After selecting a trace from the trace list, you'll be directed to the trace details page in the UI. Use trace details to understand the flow of operations that make up a distributed trace, and adjust the view to find the information most important to you.
Select a trace from the list of traces to see details about it.
Check out ways to display your traces' spans:
The timeline view is a high-density view of all the spans in the trace. This view allows you to quickly scroll through the entire trace and see how latency and errors propagate through the trace and across entity boundaries. You can select spans from this view to see span details in the waterfall view below it.
The latency view shows you how much latency is contributed by each entity in the trace, as well as the number of error spans per entity. The latency contributed by an entity is the wall-clock time that it had one or more processes running but was not making any external or database calls. Here are two examples:
If an entity has a process lasting 500ms, but 400ms of that time it's making an external call, it's shown as contributing 100ms of latency to the trace.
If an entity has three processes running in parallel for one second, and none of them made external calls, it's shown as contributing one second of latency to the trace.
The waterfall view in the bottom section of the page displays a detailed flow of all the operations that make up the distributed trace. This allows you to see the exact context from which latency and errors arise.
The waterfall view has a number of controls to make it easier to find spans that you care about:
Expand all/Collapse all: Use this option to toggle between showing every span (including in-process spans) and showing collapsed spans.
Standard/Manual: In standard mode, you get a semi-expanded view that includes the first span in each process. In manual mode, you only see what you expand.
- Both Standard and Manual are overridden by Expand all, which displays all spans.
- If you're in standard or manual mode, and you click Collapse all, the waterfall is reset to the default for the mode you're using.
Focus on: If your span has errors or anomalies, you'll see checkboxes for each of these types. If you check these boxes, your waterfall view will collapse all other types of spans and only show color-coded error or anomalous spans. This is a quick way to find problematic spans.
Maximize: This allows you to see more spans on the screen by expanding the waterfall and hiding the entity map.
The UI indicates span properties with these icons:
This icon represents a span that's a service's entry point.
This icon represents an in-process span, which is a span that takes place within a process (as opposed to a cross-process span). Examples: middleware instrumentation, user-created spans.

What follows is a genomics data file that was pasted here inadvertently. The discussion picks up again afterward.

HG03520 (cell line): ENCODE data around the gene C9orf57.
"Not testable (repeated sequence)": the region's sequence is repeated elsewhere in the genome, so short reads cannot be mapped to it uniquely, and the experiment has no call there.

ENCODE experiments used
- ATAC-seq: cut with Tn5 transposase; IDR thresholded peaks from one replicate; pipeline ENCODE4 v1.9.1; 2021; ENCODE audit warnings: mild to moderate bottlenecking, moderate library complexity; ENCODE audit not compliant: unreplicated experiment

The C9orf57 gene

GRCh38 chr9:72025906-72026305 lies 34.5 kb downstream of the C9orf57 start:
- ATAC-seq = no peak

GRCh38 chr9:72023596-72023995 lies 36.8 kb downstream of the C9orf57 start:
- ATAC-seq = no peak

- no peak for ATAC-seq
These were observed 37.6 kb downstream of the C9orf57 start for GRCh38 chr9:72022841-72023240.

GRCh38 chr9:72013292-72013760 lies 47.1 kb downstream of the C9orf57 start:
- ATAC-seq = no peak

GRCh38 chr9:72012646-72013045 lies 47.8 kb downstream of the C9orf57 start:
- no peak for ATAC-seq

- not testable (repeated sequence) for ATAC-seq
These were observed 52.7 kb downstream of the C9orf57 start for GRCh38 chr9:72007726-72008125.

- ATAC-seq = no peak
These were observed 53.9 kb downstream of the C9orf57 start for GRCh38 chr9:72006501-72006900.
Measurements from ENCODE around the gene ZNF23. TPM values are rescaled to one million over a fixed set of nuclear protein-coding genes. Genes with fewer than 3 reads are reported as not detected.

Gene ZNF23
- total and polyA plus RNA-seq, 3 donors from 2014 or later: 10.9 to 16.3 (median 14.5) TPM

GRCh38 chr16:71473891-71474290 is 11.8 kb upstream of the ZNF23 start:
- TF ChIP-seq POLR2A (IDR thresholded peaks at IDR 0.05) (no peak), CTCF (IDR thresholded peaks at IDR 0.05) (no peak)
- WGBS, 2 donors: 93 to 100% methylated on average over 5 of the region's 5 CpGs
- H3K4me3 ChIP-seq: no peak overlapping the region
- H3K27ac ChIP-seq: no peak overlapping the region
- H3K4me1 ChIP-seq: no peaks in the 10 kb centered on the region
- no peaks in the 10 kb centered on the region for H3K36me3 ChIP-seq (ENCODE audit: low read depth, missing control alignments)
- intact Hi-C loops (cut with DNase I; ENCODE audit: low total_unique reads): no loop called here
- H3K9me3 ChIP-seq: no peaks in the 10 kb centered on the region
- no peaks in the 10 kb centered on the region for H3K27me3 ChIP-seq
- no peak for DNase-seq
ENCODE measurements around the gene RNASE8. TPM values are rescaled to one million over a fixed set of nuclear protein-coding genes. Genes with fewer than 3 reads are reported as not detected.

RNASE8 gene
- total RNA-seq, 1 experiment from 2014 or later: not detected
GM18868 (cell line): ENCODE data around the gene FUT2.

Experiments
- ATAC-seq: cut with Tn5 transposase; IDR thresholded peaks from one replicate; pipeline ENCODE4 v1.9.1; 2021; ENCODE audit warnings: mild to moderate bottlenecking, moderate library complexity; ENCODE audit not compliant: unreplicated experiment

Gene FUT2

This icon represents a span call to a datastore.
This icon represents category representing a call to an external service made via HTTP.
This icon represents a browser application span.
This icon represents a span from a Lambda function.
Some spans will have additional indicators:
Type of connection
Solid lines indicate a direct parent-child relationship; in other words, one process or function directly calling another. A dotted line indicates a non-direct relationship. For more on relationships between spans, see Trace structure.
A span with an error. See How to understand span errors.
This icon represents the detection of an anomalous span.
Some spans may be "orphaned," or separated, from the trace. These spans will appear at the bottom of the trace. For more details, see Fragmented traces.
Multiple app names
When beside a span name, this represents an entity that has had multiple app names set. Select this to see all app names it reports to. To search trace data by alternate app names, use the
Client/server time difference
If a span's duration indicator is not completely colored in (like in this example), it means that there is a time discrepancy between the server-side duration and the client-side duration for that activity. For details on this, see Client/server time difference.
When you select a span, a pane opens up with span details. These details can be helpful for troubleshooting performance issues. This page has three tabs:
- Performance: You’ll see charts showing the average duration and throughput for that span operation, as well as how the performance of this specific span compares to the average.
- Attributes: You can learn more about attributes from our data dictionary.
- Details: You can view details, such as the span's full name and data source.
What a span displays is based on its span type. For example, the datastore span's details will include the database query. For more on the trace structure and how span properties are determined, see Trace structure.
If you'd like to learn more about
- Explore your span data using the query builder.
- To see the default attributes attached to span data, use the data dictionary.
- Check out these example queries for help with NRQL queries using these attributes.
If you are using our logs in context feature, you can see any logs that are linked to your traces:
- Go to the trace details page by clicking on a trace.
- In the upper-left corner of the span details page, click the Logs tab.
- For details related to an individual log message, click directly on the message.